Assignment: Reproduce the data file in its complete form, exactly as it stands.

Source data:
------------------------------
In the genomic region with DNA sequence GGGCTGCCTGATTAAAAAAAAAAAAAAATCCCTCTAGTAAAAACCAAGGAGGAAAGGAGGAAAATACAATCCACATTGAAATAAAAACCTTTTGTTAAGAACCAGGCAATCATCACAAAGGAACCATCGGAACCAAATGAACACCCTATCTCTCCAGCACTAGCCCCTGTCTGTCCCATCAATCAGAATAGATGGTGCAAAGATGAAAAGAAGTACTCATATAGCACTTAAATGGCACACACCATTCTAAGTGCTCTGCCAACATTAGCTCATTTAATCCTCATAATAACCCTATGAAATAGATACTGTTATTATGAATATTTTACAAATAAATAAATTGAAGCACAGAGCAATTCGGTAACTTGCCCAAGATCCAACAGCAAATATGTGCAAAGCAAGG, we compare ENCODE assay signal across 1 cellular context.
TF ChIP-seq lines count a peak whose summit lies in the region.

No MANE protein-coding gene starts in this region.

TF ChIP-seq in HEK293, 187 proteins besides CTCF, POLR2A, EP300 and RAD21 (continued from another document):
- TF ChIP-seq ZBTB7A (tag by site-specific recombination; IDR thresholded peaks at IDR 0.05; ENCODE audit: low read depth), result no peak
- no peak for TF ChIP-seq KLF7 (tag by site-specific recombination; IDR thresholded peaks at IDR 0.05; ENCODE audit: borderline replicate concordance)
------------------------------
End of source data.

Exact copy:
In the genomic region with DNA sequence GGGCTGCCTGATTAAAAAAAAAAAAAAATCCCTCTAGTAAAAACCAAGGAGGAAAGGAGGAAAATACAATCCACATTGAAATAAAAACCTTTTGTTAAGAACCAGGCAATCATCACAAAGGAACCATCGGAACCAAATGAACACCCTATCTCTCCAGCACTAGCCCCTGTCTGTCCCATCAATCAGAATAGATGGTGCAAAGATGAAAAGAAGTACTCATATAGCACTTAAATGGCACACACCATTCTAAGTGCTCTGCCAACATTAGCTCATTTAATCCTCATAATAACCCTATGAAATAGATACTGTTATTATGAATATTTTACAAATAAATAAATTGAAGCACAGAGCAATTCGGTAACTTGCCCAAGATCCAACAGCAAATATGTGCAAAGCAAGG, we compare ENCODE assay signal across 1 cellular context.
TF ChIP-seq lines count a peak whose summit lies in the region.

No MANE protein-coding gene starts in this region.

TF ChIP-seq in HEK293, 187 proteins besides CTCF, POLR2A, EP300 and RAD21 (continued from another document):
- TF ChIP-seq ZBTB7A (tag by site-specific recombination; IDR thresholded peaks at IDR 0.05; ENCODE audit: low read depth), result no peak
- no peak for TF ChIP-seq KLF7 (tag by site-specific recombination; IDR thresholded peaks at IDR 0.05; ENCODE audit: borderline replicate concordance)